Friday (Thursday) Letter, 6-15-17

Welcome to summer!

We now begin our 4-10 work week tradition that will carry us through the summer months.  My calendar says I’ve already filled every free Friday with an adventure.  I’m not sure how that happened.  However, I hope YOU have a summer filled with adventure, relaxation and (hopefully) sunshine.

I want to add my name to those who have extended gratitude for the hard work that is required to pull off graduation.  The Student Recognition Committee with support from all sorts of staff and faculty did a great job at making sure we had another successful commencement.  We had more graduates walk than ever before, we had a bigger crowd than ever before, and we used more cups than ever before.  =)  Thanks for the hard work of everyone who played a role in last Friday’s ceremony.

Congratulations are now officially in order for Dr. Catherine Crain who becomes our fourth faculty member to reach Emeritus status.  The Trustees voted unanimously last night to award Catherine the status of emeritus faculty.  We are happy for Catherine’s new status, for all of her retirement adventures she has planned, and for the fact that she will stay close to Cascadia and continue teaching for us on occasion.

No good deed goes unpunished.  Yes, I’ve said that multiple times this week.  One instance involves the 15 Year Service Wall.  Since its unveiling, we’ve found three misspelled names (how does that happen after a review by three different people, including myself ??) and at least one person who hasn’t served 15 years.  That does beg some explanation, however.  Part-time and full-time status were not considered in the determination of “15 years”.  If your start date began over 15 years ago, and you’ve worked continuously for Cascadia in any capacity since then, your name should be on the wall.  Vicki is coordinating the corrections; talk to her directly if you feel there is an error.

I am entering Summer with optimism.  Our budget is looking better; I hope the legislature doesn’t change that.  We have multiple summer work groups starting; I look forward to seeing the product of their work at the end of the summer. And I get to start Coffees for Three with the staff; bring a hat…we’ll sit outside whenever possible.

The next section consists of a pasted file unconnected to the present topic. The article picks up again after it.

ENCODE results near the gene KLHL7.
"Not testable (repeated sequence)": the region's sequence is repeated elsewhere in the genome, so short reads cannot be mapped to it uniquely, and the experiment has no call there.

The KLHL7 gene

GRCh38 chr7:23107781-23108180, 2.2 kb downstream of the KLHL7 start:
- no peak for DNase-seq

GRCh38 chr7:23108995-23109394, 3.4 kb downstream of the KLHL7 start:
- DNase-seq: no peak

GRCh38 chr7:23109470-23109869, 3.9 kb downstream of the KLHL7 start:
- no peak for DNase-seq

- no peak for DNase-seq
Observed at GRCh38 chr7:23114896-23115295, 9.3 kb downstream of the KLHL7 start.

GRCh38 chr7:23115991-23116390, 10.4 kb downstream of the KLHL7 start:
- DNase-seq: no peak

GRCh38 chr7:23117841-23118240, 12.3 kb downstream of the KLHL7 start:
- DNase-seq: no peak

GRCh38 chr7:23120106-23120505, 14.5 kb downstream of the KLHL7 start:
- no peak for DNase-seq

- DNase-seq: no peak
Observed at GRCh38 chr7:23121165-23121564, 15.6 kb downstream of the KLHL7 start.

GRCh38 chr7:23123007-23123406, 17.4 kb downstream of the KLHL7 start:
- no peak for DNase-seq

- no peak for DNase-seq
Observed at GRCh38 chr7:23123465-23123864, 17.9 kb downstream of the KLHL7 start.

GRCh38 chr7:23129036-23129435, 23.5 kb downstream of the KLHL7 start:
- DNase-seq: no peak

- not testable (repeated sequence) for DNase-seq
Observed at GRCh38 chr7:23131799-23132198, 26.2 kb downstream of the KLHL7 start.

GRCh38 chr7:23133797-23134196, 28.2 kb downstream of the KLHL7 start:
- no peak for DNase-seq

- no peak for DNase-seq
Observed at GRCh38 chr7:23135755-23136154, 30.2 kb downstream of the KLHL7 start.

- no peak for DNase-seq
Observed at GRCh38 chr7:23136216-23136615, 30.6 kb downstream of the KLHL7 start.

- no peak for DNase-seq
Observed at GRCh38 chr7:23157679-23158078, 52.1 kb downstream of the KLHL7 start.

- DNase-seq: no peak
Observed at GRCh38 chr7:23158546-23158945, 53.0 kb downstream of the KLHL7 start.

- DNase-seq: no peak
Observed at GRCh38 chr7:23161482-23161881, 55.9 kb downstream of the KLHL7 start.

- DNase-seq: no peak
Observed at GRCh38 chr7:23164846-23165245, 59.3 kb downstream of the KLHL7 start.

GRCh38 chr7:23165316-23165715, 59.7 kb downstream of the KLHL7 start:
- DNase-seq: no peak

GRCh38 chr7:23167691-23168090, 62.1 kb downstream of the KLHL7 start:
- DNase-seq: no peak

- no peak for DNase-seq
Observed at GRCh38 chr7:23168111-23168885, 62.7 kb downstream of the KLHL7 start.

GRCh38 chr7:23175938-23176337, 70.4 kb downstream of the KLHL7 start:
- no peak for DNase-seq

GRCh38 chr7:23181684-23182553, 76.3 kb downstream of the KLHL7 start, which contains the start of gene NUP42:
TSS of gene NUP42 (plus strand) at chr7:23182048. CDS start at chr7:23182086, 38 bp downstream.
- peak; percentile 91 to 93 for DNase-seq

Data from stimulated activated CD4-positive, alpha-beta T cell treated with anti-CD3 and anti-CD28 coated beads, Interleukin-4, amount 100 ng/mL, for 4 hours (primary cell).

Have a great weekend.


Friday Letter, 6-9-17

For those of us on the east side of CC2, we’ve had our blinds shut for most of the week.  There have been multiple tents erected outside in preparation for today’s Commencement Ceremony and the glare from the sun off the tilted canvas is somewhat blinding.  Let’s talk about the tents.

Tent #1:  Was erected to protect us from having to see the on-going construction project happening on the Mobius Stairs.  It looks much like an archaeological dig, and I wouldn’t be surprised if some of our science faculty have secretly been exploring the catacombs underneath the patio after hours.  During the daylight hours, construction crews are fixing a pesky water leak that is, of course, under 10 tons of concrete.  Please don’t sit in Tent #1 today.

Tent #2: Is an off-set, smaller structure on top of the Mobius Patio.  This is the tent for the stage party at today’s ceremony.  As you’ll see, it doesn’t align well with Tent #3.  It’s off-set due to Tent #1 and we had to install a new set of stairs to allow folks to get up and down from Stage Left.  If you are coming up to Tent #2 today, please use caution.  And for those of us blessed/cursed with a need for symmetry, this is not the year to breathe easy.